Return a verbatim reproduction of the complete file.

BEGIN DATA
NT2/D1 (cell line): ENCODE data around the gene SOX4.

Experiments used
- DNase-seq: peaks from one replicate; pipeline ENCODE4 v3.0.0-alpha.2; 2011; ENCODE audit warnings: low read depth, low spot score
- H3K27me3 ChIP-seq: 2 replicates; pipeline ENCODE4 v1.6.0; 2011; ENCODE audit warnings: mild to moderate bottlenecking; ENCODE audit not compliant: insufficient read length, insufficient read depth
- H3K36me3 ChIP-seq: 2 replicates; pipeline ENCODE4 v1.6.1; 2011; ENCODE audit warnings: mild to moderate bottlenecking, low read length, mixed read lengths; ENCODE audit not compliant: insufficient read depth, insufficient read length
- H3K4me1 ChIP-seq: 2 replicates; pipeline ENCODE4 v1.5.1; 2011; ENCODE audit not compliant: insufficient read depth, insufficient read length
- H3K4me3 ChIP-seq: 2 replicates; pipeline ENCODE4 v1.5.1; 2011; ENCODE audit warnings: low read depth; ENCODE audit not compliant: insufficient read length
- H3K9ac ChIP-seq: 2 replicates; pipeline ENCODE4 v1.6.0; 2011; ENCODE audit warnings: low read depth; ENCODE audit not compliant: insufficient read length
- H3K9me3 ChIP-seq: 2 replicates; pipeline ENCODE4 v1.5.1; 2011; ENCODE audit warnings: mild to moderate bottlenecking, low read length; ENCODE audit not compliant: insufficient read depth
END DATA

NT2/D1 (cell line): ENCODE data around the gene SOX4.

Experiments used
- DNase-seq: peaks from one replicate; pipeline ENCODE4 v3.0.0-alpha.2; 2011; ENCODE audit warnings: low read depth, low spot score
- H3K27me3 ChIP-seq: 2 replicates; pipeline ENCODE4 v1.6.0; 2011; ENCODE audit warnings: mild to moderate bottlenecking; ENCODE audit not compliant: insufficient read length, insufficient read depth
- H3K36me3 ChIP-seq: 2 replicates; pipeline ENCODE4 v1.6.1; 2011; ENCODE audit warnings: mild to moderate bottlenecking, low read length, mixed read lengths; ENCODE audit not compliant: insufficient read depth, insufficient read length
- H3K4me1 ChIP-seq: 2 replicates; pipeline ENCODE4 v1.5.1; 2011; ENCODE audit not compliant: insufficient read depth, insufficient read length
- H3K4me3 ChIP-seq: 2 replicates; pipeline ENCODE4 v1.5.1; 2011; ENCODE audit warnings: low read depth; ENCODE audit not compliant: insufficient read length
- H3K9ac ChIP-seq: 2 replicates; pipeline ENCODE4 v1.6.0; 2011; ENCODE audit warnings: low read depth; ENCODE audit not compliant: insufficient read length
- H3K9me3 ChIP-seq: 2 replicates; pipeline ENCODE4 v1.5.1; 2011; ENCODE audit warnings: mild to moderate bottlenecking, low read length; ENCODE audit not compliant: insufficient read depth